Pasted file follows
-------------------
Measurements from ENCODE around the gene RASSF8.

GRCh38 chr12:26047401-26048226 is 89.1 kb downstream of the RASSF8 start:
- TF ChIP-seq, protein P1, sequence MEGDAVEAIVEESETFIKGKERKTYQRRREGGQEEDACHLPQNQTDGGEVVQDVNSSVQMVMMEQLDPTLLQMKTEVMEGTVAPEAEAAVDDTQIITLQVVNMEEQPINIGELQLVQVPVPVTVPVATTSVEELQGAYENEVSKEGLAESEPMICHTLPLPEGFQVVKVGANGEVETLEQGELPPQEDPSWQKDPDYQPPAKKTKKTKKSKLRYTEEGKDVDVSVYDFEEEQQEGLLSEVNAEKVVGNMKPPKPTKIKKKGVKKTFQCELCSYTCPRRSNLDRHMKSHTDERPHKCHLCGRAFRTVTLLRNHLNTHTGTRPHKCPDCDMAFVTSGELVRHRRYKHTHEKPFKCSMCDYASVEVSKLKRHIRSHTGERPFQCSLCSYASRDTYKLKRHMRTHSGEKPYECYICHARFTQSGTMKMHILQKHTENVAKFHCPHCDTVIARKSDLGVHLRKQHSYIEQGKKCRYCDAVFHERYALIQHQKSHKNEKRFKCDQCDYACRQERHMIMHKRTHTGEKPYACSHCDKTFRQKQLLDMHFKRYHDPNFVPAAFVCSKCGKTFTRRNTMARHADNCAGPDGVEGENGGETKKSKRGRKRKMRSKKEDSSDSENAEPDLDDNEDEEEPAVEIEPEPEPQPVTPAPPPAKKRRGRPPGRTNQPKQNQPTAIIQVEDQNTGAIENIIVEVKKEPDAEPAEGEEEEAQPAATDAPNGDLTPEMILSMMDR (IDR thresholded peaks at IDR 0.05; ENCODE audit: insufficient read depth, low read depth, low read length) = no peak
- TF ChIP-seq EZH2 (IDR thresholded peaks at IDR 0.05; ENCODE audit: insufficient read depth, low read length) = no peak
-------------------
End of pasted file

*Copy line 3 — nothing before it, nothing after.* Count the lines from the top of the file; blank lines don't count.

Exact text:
- TF ChIP-seq, protein P1, sequence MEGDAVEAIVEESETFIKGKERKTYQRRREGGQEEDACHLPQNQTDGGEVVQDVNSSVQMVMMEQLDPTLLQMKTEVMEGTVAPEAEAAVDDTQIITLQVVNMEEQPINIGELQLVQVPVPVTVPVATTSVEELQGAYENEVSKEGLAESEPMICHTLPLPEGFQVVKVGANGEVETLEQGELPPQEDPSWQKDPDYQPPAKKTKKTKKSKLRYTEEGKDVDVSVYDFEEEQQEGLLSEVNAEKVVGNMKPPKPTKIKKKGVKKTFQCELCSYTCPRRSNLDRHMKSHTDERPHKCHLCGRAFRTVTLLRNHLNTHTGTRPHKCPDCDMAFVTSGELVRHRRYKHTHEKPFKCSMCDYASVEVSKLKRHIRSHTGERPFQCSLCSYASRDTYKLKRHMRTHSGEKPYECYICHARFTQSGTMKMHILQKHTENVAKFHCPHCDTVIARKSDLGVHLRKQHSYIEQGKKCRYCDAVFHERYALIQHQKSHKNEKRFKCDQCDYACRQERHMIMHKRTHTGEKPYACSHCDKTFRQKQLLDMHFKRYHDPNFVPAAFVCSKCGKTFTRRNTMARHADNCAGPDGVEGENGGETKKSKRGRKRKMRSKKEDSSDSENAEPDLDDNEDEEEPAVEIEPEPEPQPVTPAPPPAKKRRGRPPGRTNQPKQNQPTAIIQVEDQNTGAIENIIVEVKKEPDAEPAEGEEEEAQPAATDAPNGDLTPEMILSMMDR (IDR thresholded peaks at IDR 0.05; ENCODE audit: insufficient read depth, low read depth, low read length) = no peak